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Game Freak on the Pokemon Omega Ruby/Alpha Sapphire demo, Pokemon Snap, and more

Posted on October 15, 2014 by (@NE_Brian) in 3DS, General Nintendo, News

CVG has published a new interview with Game Freak’s Junichi Masuda, which covers a wide array of topics. Masuda was asked about the Pokemon Omega Ruby/Alpha Sapphire demo, fan requests like the return of Pokemon Snap, and more.

Read on below for a few excerpts from the discussion.

On why Ruby/Sapphire are so well-loved by fans…

Masuda: It’s difficult for me to know the exact reason other than them being good games, but ever since I started Twitter three or four years ago it’s really been the title everyone’s been talking about: “Hey, when are the Ruby and Sapphire remakes coming?”. So maybe, this is just my theory, but maybe a lot of the younger folks who use social media like Twitter and whatnot proactively were born around the time at which Ruby and Sapphire would have been their first Pokemon game, so maybe that might be one of the reasons.

On how Omega Ruby/Alpha Sapphire’s new content was put in place to entice older players…

Masuda: Definitely. We’re making new games here, we really wanted them to have a lot of surprises. We didn’t want to just have a straight port with new graphics. Of course, there would still have been a big nostalgia factor for a lot of people if it had just been a straight port, but one of our goals was [to make things different for] people who had played the originals and experienced a lot of things that left a good impression on them.

For example, Ruby and Sapphire was the first time a Pokemon game was on a GBA instead of an 8-bit Game Boy so we wanted to try to recreate that feeling of entering into this new graphical style and how we could make people have that memorable experience again in a new way. It’s also why we decided to have Pokemon appear on the map more than ever before, to give you this feeling that you’re surrounded by Pokemon in the environment, so there’s a variety of things we’ve fleshed out and new features we’ve added to surprise people.

On the thinking behind the Omega Ruby/Alpha Sapphire demo…

Masuda: We really just wanted to try a new thing with the special demo version. One of the core defining characteristics of Pokemon is how, obviously the games are enjoyed by everyone, but another part of the fun is the surrounding community and the conversations that happen outside of the game. So we kind of thought of this special demo version as one of those outside elements. It’s not part of the main game, it’s an external element that people around the world can play and talk about what they found in the special demo version. You’ll also be able to play it multiple times and bring the Pokemon you find in it into the main game. So it’s just another one of those surrounding elements of the overall Pokemon brand that ties into and makes the core game more fun.”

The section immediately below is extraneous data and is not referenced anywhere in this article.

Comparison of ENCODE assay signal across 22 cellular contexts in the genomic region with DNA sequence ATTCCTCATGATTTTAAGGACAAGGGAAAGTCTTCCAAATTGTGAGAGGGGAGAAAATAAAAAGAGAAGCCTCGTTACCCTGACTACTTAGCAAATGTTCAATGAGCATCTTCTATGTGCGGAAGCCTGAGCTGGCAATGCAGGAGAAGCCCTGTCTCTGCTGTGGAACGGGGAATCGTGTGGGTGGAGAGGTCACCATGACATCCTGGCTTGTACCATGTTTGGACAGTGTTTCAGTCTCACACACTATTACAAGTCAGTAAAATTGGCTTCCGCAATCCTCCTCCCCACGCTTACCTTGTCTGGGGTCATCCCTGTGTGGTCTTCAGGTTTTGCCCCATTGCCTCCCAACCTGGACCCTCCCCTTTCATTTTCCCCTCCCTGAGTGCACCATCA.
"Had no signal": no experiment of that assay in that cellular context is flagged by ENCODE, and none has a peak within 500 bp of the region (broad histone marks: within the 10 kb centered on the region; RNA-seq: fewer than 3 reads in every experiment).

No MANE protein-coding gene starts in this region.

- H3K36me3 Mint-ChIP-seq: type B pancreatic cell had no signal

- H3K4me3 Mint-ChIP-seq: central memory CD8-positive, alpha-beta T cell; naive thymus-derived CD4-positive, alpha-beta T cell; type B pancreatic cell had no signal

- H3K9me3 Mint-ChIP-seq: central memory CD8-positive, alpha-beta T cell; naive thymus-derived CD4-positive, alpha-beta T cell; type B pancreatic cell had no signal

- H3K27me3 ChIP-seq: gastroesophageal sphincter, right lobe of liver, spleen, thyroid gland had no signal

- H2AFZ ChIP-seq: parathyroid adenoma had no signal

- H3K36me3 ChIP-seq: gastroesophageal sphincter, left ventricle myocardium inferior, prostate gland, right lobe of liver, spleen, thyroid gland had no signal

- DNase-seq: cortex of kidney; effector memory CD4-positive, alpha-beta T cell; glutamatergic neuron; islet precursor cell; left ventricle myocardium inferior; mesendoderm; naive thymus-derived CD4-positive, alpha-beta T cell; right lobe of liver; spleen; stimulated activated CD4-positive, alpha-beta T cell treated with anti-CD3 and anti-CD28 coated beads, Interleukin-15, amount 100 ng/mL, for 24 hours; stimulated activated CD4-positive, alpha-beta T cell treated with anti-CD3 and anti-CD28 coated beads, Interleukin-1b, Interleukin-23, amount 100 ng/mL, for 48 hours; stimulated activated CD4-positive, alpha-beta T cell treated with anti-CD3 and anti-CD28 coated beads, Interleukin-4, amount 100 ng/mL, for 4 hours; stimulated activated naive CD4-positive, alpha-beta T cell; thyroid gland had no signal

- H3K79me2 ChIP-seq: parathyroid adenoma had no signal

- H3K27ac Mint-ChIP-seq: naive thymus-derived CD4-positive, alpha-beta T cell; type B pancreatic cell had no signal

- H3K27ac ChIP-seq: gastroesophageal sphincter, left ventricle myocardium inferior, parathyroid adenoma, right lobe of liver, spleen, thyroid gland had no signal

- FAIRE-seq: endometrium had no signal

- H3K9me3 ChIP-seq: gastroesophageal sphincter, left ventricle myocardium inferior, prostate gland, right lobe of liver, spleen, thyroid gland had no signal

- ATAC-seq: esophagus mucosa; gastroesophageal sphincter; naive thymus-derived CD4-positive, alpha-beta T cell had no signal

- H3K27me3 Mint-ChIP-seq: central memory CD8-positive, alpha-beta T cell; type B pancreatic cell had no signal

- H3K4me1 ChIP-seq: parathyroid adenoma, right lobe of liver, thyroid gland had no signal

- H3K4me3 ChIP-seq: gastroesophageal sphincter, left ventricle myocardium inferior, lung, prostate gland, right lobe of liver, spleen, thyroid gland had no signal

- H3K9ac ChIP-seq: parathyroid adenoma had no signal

On releasing the Pokemon games worldwide at the same time…

Masuda: The idea of releasing the games at the same time around the world started a little over seven years ago, really. We were talking with Nintendo Of Europe and they were telling us that having the games come out later in their territories was just not a great experience for their users. “At least could we get it at the same time as North America?” was the original discussion.

One of the main reasons for this is that as the internet, even just in the last seven years, has become more and more widely available, that kind of element of discovery – you get the game for the first time, you find all the new stuff, you see the story – that all gets kind of put up online really quickly and you can even find people playing through the entire game on YouTube. So making sure that discovery element could be shared worldwide was something we really wanted to do.

It just took a long time to get there from an organisational perspective: we just had to do a lot of reorganising of who would handle which responsibilities. For example, The Pokemon Company International now handles localising everything directly from Japanese to each different language: that’s one of the changes we implemented to allow the localisation to go much more quickly.

On Twitch Plays Pokemon and other fan activities…

Masuda: Well, from our perspective as developers, we spend three years or more on a project, working really hard the entire time, so regardless of how players are playing it, as long as they’re enjoying the games we think that’s just awesome. We spend so much time creating the projects so it’s just great to see people having fun with them.

On fan requests and Pokemon Snap…

Masuda: It’s always great to hear from the fans and as a game player myself I can relate to what they want: they’re always wanting cool new things and obviously it would be great if we had the resources to develop all of these things but that can be difficult. For Pokemon Snap specifically, that wasn’t originally developed by Game Freak so… as a player I definitely want to play a cool new version of Pokemon Snap but at the same time I also think if it was just a remake with better graphics I don’t think it would be as interesting as a lot of people are imagining. I think whoever… if someone was to end up developing it they’d have to come up with some cool ideas to really make it a good game for the current generation. It’s sort of like what I was saying about Omega Ruby and Alpha Sapphire. If it was just a direct port that would be kind of neat as well, but having new elements is definitely important.


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